Hi, my name is Jessica. My husband and I are new parents to a beautiful, smiley baby girl. I have been hesitant to share my story because I have been told I need to "get over it" but I don't want to get over it, partially because I'm still upset at how our breastfeeding journey started, but mostly because I'm so proud of where it is now. When I became pregnant I knew that breastfeeding was going to be very important to me.
After being in labor for 36 hours with my membranes ruptured (PROM) I was told that I developed Chorioamnionitis and that my daughter would be taken to the NICU immediately following delivery. The next hour after I received that news all I did was sit there with a blank look on my face. All the hopes and dreams I had about watching my daughter crawl and latch and feed after delivery were gone. Breastfeeding was the only plan I had in my birth plan. I knew I had to be fluid because plans can change so quickly but that was the one thing I was never going to budge on.
They let me labor for another 4 hours. It wasn't until she started showing signs of distress that they finally took me in for an emergency C-Section. After she was taken to the NICU, I waited 4 hours to be able to go down to see her and try to feed her. She had low blood sugar and they came to ask if it was ok to give her formula while I was in recovery. Since I couldn't pump yet because I was still shaking uncontrollably from the anesthesia, I said yes through tears. Not only was my daughters first feed not going to be my milk, but it was given to her by someone else. As soon as I was given the green light to go down I dragged myself bleeding through the hallways to do what I thought was best for my daughter. For the first time in my life I truly put my own needs and even my health aside to take care of another human. It was then, and through my journey with her that I realized I would do literally anything for this tiny little girl. Miraculously she latched the very first time, and was able to pull a fair amount of colostrum. I went to the NICU to nurse her at every feeding and eventually I was able to stop giving her the formula. She nursed constantly throughout the remaining days in the hospital. That was about the last time that breastfeeding was easy!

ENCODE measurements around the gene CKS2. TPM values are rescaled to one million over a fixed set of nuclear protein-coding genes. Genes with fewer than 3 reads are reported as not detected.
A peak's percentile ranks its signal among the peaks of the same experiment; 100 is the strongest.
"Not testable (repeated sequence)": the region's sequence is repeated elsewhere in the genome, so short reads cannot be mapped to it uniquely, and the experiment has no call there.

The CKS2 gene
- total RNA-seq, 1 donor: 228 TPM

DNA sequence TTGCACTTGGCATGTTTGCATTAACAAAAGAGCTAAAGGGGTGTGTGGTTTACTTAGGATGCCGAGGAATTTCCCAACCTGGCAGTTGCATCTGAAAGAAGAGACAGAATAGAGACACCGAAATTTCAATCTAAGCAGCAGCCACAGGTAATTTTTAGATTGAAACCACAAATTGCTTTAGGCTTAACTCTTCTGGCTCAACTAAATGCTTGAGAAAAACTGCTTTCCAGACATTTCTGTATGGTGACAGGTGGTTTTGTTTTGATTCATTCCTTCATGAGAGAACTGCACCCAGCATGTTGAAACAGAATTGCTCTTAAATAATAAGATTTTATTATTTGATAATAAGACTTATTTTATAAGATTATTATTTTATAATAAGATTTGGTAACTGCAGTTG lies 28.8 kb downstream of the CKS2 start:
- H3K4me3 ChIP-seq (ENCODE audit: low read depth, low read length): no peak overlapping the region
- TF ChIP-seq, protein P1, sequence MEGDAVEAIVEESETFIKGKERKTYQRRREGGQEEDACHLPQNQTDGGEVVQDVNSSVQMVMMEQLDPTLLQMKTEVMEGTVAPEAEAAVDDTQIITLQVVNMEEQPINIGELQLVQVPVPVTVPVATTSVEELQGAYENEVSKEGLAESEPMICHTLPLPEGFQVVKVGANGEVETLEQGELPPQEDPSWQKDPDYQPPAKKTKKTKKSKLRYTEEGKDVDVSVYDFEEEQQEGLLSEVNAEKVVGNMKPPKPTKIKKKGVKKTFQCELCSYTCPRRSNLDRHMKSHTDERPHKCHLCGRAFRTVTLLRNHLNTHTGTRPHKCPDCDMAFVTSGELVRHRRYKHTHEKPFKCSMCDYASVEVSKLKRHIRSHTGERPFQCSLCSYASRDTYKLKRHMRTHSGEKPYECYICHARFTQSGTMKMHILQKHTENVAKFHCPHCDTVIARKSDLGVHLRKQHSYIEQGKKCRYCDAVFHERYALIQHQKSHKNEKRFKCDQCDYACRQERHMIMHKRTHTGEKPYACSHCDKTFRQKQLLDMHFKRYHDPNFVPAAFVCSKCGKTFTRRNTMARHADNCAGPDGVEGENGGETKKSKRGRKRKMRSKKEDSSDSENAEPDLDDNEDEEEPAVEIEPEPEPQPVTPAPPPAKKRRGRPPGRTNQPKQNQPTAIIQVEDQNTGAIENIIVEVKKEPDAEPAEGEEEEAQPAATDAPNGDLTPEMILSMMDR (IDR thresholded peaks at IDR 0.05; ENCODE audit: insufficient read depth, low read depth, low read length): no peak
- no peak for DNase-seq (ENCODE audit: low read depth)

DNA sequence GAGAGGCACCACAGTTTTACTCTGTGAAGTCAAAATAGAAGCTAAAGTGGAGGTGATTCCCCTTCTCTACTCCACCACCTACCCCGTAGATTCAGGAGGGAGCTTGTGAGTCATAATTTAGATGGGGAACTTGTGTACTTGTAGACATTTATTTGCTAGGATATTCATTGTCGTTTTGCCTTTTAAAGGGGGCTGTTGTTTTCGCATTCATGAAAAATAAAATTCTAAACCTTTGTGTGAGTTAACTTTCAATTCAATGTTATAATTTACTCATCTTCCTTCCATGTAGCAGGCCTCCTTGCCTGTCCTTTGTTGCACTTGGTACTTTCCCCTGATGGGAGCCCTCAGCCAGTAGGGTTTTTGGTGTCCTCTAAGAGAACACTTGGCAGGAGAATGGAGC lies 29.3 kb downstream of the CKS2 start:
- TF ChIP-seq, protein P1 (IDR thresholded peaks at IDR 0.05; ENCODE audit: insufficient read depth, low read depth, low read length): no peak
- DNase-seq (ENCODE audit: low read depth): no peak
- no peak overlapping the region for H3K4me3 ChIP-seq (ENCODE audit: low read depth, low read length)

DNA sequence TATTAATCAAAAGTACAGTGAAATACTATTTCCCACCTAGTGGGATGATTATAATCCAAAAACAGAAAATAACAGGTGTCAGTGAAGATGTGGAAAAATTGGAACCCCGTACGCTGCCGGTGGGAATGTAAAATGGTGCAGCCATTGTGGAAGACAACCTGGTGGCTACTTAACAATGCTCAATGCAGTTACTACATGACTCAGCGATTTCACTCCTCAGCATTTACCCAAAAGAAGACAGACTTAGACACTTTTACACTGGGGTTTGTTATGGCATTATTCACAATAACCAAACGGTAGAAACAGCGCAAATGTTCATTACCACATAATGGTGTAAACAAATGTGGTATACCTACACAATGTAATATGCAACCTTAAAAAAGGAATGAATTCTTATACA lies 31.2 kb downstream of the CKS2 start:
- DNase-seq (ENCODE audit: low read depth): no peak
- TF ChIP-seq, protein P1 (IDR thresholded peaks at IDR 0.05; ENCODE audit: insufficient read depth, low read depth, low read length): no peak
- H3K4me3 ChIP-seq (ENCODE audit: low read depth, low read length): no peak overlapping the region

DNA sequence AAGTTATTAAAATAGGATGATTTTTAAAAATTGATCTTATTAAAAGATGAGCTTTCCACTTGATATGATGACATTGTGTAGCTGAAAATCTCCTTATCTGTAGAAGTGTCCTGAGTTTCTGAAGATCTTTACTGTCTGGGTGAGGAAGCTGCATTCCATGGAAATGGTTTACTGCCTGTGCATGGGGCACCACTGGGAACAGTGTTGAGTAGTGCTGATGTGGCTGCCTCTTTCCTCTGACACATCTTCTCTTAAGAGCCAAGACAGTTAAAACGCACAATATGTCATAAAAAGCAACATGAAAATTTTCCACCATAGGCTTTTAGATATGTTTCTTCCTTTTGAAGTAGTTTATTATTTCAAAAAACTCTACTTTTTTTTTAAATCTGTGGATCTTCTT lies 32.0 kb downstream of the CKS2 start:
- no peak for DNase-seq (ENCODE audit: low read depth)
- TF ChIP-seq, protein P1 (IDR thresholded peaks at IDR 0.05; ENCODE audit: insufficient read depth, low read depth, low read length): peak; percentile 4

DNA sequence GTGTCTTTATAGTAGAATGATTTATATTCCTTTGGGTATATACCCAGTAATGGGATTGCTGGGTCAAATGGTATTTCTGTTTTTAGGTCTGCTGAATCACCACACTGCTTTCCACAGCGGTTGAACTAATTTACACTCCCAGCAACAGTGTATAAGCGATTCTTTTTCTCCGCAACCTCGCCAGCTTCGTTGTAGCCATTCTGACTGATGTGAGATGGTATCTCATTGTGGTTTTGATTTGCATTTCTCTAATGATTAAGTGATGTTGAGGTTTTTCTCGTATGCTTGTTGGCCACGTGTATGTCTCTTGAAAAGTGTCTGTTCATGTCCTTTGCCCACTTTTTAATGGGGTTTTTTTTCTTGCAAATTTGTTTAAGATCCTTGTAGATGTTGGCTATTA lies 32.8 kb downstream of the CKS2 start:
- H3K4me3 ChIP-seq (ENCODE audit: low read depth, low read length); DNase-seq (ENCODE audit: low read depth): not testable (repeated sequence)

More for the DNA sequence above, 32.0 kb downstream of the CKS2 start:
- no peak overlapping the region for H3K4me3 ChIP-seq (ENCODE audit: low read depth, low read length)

My daughter developed sever reflux and it has been a constant uphill battle trying to get her to latch and nurse because she's in pain. Breastfeeding has taught me so much about myself, my patience, where my patience ends, and how my love for my daughter will transcend all else, always. I was ready to throw in the towel but reading other stories on First Latch and reaching out to friends and family for support has helped me through. The past few weeks have slowly been getting easier as we get to know each other better and as we manage her reflux. I will always be upset that my delivery didn't go even remotely like I thought it would, but I can't help but be proud of the woman, mother, and fighter it has made me.
She's visual proof of hard work and perseverance! All 16lbs 5oz of her At 15 weeks!
Thank you so much for sharing your story Jessica! Your empowered journey I'm sure will help other mothers!
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